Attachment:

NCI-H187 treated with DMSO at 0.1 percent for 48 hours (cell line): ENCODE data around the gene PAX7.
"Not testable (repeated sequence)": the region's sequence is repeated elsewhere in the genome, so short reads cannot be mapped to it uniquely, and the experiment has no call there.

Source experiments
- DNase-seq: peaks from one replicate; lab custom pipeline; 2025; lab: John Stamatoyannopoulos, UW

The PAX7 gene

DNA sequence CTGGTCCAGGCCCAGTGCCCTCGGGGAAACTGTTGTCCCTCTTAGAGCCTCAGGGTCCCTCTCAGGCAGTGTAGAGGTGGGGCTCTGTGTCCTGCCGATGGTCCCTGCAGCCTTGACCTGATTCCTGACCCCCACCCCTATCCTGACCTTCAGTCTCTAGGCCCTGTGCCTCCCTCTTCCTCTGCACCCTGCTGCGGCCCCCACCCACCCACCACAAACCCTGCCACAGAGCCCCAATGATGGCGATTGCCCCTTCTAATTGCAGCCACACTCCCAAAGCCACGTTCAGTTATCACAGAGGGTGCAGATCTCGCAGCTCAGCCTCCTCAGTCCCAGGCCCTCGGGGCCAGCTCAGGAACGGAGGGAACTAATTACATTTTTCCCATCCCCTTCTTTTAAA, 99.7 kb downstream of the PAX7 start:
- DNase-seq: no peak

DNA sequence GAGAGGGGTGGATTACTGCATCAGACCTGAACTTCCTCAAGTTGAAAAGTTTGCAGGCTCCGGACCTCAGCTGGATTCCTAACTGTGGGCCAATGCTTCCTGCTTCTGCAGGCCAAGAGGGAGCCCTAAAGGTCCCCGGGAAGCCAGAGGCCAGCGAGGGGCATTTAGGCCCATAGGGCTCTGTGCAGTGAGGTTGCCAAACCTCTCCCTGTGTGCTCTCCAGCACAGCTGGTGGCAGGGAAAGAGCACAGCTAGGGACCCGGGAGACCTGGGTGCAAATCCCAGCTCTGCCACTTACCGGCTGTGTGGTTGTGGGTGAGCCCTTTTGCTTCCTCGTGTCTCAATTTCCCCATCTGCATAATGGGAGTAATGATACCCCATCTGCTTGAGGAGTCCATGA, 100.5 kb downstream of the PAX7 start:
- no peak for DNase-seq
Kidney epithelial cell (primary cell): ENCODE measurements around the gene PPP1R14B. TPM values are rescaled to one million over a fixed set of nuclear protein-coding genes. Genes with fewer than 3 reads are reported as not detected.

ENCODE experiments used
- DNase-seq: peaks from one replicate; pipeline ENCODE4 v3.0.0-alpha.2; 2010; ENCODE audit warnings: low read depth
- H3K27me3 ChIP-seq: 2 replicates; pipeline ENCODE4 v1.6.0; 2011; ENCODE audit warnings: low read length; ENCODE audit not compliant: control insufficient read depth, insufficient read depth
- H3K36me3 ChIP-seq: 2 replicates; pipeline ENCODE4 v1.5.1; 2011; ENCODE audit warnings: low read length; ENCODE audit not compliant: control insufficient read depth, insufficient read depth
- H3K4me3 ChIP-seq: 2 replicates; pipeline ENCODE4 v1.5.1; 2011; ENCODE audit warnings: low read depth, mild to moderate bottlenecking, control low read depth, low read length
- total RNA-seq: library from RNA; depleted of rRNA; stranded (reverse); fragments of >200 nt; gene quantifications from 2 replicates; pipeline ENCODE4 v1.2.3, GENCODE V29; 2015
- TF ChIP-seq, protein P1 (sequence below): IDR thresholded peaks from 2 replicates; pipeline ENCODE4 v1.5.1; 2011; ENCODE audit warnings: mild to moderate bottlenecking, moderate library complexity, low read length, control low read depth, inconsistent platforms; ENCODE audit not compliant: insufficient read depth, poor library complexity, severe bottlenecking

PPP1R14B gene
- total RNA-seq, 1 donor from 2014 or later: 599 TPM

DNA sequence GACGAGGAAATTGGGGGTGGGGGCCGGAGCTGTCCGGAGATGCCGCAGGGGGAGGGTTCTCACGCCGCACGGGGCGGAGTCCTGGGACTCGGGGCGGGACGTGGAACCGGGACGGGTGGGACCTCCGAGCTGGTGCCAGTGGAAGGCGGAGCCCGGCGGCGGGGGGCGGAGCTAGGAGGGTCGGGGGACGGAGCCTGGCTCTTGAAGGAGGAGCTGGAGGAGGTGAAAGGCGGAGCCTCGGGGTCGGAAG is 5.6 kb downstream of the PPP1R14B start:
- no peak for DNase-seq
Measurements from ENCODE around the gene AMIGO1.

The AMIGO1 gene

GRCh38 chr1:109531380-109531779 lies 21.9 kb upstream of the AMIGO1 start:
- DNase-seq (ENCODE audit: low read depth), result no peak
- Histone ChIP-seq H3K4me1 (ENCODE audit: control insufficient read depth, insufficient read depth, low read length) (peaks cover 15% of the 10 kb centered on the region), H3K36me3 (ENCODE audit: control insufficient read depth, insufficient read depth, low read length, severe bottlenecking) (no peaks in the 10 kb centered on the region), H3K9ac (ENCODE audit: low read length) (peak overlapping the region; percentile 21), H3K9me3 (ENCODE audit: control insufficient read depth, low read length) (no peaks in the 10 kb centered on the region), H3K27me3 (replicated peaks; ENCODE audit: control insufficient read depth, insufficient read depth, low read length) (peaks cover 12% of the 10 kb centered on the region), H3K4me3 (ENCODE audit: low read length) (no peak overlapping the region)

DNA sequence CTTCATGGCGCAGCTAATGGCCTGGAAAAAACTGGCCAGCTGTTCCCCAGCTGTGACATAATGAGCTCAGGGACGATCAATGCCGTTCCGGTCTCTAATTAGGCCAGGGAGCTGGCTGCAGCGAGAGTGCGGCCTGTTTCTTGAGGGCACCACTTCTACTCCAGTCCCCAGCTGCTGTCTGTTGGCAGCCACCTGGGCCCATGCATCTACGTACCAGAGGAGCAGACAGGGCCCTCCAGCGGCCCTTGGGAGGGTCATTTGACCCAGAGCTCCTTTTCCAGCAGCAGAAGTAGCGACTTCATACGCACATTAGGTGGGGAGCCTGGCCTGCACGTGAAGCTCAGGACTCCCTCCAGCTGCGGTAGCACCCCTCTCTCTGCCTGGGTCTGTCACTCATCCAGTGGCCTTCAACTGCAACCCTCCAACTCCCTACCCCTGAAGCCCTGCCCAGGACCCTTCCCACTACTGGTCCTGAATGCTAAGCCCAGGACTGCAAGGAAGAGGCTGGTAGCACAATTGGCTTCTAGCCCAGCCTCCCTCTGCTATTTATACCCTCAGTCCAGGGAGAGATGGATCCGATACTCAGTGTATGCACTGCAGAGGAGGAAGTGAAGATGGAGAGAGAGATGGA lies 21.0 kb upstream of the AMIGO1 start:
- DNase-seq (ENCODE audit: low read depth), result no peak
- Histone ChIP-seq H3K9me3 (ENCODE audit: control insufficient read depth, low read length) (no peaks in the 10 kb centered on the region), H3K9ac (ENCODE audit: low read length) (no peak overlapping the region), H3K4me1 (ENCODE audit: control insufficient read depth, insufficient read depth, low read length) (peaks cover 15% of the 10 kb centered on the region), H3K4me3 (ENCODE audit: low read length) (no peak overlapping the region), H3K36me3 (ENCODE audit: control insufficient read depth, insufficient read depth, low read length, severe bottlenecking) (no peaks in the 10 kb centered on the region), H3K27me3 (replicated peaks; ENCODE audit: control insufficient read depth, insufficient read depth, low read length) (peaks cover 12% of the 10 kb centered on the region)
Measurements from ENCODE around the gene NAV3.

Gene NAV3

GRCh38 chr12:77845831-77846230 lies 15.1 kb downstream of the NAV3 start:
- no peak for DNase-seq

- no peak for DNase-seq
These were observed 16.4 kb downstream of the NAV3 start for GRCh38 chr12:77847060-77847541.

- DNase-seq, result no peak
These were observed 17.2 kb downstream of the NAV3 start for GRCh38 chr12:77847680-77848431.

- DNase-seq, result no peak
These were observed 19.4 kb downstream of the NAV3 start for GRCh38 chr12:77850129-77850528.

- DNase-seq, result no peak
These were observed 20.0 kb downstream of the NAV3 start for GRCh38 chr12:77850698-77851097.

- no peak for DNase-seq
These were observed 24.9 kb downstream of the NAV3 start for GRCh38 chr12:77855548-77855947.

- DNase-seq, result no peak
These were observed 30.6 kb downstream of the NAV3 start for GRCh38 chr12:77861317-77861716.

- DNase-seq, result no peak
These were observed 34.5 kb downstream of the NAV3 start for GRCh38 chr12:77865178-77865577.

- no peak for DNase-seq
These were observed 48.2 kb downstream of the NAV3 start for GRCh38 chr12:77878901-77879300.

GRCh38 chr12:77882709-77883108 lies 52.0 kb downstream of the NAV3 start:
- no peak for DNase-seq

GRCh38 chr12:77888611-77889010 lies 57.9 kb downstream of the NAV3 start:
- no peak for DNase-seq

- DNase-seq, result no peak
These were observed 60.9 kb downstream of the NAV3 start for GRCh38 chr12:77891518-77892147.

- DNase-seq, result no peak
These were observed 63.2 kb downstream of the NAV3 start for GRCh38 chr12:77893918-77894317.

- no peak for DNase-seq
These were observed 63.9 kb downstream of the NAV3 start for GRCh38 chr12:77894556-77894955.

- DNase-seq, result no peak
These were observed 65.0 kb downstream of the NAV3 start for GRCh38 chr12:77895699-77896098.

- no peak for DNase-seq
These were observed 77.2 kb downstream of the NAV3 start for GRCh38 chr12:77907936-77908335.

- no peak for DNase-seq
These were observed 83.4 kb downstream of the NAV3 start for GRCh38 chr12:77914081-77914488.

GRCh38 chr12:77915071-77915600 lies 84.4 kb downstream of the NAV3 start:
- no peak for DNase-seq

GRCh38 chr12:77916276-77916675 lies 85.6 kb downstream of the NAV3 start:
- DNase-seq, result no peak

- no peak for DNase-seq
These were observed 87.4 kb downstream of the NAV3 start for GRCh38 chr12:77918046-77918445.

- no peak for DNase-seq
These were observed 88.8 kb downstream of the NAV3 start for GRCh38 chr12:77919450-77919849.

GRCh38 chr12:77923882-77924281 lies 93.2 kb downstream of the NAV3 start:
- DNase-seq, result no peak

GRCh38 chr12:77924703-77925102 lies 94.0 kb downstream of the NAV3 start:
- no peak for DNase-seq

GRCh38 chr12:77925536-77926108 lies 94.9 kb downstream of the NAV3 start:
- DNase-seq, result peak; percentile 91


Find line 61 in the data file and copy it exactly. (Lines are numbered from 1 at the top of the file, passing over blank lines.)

These were observed 65.0 kb downstream of the NAV3 start for GRCh38 chr12:77895699-77896098.